The signs of a good economy is the  spread of services across the entire country, the level in which the economy of a specific country relies on services. For me, the evolution of services means this: I no longer have to wait to pay for my bills as I can pay them online; I no longer have to stay in never ending queues to pay my taxes. In the same time, the fact that I can buy a new phone online without even having to look at it, is also a sign that the economy is going on the right way.

Why Amazon is Growing Day by Day

What’s the first name that comes in your mind when you speak about e-commerce? For me, it’s Amazon, for others, it might be eBay. And we’re not talking here about local online retailers, I’m taking Amazon as the most obvious example that there is. I’ve seen the effect of online retailers in my country, I’ve seen how their popularity has increased and their number of sales has skyrocketed. And it’s obvious why: people want their goods delivered to them, as fast and secure as possible.


The reality is that e-commerce giants, that are active on a global or national markets, will not totally destroy the retail, as that’s impossible. The main categories that are becoming more and more popular in the online field are electronics, book, toys, digital goods and so on. You won’t buy too much of your vegetables, groceries from websites like Amazon as they are perishable (Amazon has launched the Fresh category), but the chance of buying the aforementioned products using a website is increasing.

Take my money and deliver my products ASAP!

A recent article on Slate informs us that Amazon’s latest strategy shift aims to deliver products to your door as fast as possible. Until recently, Amazon has had a better price than its competitors, because they weren’t required to collect local sales tax. That was possible because Amazon wasn’t physically present in those states. Obviously, Amazon has been the target of many legal attacks because of this advantage. If Amazon hadn’t been so successful, maybe they wouldn’t have so many legal battles around the “use tax”.

This tax has long been Amazon’s and others’ like it, main advantage. Being able to sell a product for a cheaper price and to have it delivered to your doorstep is a hard thing to achieve and maintain. To be able to benefit from this advantage, users would have to pay with their time. Therefore, if you were buying from California a product that was made or stored in New York, you’d have to wait for some days for it to be delivered. Now, Amazon agrees to pay that sales tax because it wants to be able to deliver your products as fast as possible.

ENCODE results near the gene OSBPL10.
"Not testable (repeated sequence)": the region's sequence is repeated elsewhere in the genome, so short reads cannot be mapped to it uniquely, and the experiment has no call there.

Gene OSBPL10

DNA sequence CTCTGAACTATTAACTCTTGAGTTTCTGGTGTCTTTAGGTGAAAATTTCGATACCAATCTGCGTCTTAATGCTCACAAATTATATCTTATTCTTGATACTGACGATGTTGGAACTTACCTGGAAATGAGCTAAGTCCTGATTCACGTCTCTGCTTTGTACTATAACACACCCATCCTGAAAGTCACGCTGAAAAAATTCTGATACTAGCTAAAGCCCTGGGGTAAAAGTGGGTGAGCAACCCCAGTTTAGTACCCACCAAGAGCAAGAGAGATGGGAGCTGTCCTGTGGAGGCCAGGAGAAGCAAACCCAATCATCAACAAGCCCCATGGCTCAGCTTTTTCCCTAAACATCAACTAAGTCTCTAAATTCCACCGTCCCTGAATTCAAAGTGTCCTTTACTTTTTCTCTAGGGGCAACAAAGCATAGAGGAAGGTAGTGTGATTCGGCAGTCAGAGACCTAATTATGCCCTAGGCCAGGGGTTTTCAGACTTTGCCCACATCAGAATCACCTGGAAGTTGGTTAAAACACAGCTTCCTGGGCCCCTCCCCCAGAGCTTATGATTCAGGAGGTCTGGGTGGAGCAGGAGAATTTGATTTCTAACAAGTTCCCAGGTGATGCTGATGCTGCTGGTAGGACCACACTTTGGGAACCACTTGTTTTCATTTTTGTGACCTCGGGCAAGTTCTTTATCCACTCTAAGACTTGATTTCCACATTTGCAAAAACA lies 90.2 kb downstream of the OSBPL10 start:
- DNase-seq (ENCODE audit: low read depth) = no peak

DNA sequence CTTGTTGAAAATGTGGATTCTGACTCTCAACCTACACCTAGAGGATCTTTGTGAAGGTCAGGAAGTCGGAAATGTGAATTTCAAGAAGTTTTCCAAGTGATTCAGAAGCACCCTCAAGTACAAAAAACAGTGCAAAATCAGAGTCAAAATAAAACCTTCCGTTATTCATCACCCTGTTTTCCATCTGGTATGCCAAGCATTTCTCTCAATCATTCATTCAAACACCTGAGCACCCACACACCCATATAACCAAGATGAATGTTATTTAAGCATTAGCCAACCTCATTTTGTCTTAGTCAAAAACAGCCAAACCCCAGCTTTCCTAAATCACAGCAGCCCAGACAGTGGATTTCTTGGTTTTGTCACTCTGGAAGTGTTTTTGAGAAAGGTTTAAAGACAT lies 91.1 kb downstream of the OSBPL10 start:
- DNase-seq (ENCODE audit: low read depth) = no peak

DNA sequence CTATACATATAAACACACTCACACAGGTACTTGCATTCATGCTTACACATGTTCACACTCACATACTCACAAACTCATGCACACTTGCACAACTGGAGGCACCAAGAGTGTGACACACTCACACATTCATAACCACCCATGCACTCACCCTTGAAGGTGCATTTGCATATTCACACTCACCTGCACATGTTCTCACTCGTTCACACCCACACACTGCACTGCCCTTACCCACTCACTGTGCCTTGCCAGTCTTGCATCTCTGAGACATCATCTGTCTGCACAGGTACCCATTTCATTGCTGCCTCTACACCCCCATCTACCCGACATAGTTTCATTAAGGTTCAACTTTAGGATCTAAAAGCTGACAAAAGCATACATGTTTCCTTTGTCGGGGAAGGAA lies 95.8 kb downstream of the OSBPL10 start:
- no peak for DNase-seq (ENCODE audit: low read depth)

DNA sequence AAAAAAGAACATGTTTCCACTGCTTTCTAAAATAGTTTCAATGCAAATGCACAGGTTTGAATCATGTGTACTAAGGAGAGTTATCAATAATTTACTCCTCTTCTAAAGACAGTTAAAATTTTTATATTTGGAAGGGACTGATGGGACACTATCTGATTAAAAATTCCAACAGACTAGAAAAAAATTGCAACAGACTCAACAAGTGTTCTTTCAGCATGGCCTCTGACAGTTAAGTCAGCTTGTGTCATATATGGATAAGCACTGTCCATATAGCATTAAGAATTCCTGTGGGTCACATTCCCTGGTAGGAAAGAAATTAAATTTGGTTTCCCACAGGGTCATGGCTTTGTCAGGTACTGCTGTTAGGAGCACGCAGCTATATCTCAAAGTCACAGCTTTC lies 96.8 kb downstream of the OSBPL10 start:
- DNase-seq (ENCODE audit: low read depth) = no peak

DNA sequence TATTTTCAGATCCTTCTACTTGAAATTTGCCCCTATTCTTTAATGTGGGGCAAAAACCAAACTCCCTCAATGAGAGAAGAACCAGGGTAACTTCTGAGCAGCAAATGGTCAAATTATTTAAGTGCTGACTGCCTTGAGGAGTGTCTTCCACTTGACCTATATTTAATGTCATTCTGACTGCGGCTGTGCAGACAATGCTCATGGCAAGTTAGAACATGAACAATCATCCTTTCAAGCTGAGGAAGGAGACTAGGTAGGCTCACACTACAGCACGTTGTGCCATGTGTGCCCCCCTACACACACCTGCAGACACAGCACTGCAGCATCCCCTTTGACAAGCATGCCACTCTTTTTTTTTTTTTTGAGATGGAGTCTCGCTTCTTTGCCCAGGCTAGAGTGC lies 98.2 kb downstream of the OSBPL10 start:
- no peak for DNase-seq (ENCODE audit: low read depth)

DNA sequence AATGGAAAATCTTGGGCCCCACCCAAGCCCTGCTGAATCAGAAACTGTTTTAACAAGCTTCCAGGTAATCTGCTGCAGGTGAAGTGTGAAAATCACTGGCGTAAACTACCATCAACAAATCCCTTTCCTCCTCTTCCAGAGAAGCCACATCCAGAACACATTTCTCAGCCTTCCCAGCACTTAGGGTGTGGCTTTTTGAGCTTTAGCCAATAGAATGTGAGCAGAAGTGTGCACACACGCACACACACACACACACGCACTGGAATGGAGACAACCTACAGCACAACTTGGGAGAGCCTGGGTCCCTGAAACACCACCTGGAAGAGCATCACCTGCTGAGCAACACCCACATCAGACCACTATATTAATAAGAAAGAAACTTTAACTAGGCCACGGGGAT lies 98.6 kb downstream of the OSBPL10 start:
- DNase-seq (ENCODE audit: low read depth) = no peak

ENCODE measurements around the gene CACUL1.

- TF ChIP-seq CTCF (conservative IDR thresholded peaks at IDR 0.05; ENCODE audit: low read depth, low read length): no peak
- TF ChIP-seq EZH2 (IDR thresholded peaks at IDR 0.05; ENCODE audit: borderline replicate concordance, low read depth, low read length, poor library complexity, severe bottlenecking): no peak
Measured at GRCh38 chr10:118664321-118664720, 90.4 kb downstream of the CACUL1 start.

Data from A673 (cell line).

Fast and reliable: keys for success

Imagine this: you wake up in the morning, you go to Amazon’s website and you buy some books and by the end of the day, you find yourself in the bed reading them. Now compare that to those 30 minutes you’d spend going to the nearest book shop, look for the book, discuss with the vendors and possibly wait in the line. Receiving your goods as fast as possible is a great way for Amazon and others like it to win and maintain loyal customers.

Surely, Amazon’s strategy will be felt in the Unitated States and UK, as these two countries seem to almost always be in the middle of digital evolvment. So, if Amazon will pay those local taxes, will deliver your products in the same day, or in in 24 hours from the moment of your acquisition, doesn’t this mean that physical retailers will lose even more from their appeal? I think yes. Why go somewhere else when Amazon does everything neatly for you?

Physical retail won’t die

E-commerce is successfuly attacking and wining some retail fields, but I find it hard to believe that it will be able to destroy physical retail, once and for all. Right now, the E-commerce sales account for almost 6% of total retail sales in the United States. And looking at the graph from aboe, we can see that it’s a steady growth, around 10-15% every year. So, to say that e-commerce is destroying physical retail is too much an affirmation. And these are numbers from US, I can easily suspect that in the rest of the world, there are much lower numbers. Amazon is winning the hearts of consumers with its name, speed, price, security and reliability.

This other interesting article from Seeking Alpha shows exactly why physical retail won’t die that easily. You might buy some jewelry online, but if you’re looking to experience the “shopping pleasure” or if you can afford it, then you’re going to shop from a premium brand. Online retailers, to a certain extent, are also related to cheap, moderate prices for everybody.

An interesting quote on this matter comes from Tim Hulbert of Hulbert & Associates:

“The problem for many retailers, especially the larger national chains, is that by necessity (they’re trading in commodities and near-commodities) they’ve had to emphasize the rational considerations of price and convenience. The challenge is to find ways to re-engage customers on more than just a rational level, to make shopping in their stores a more stimulating and satisfying experience, rather than just another trip to pick up whatever is on sale.”

Facts about online versus physical retail battle:

  • More people buy books onlne
  • Deliver my products fast and you’ll win me as your client
  • Online commerce is growing year by ear, but only on some markets
  • Customer service is crucial for both types
  • Amazon tries to be unique and sell its own products (Kindle Fire, reader, apps, e-books)
  • Physical retailers could adapt by also selling online
[photo credits] 1, 2

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Managing Editor

is the Managing Editor of Technically Personal. When he has some extra-time, he writes about Windows 8 apps and reviews them on Wind8Apps. Believes that technology is the main engine of civilization. Send him a tweet or make him your Facebook friend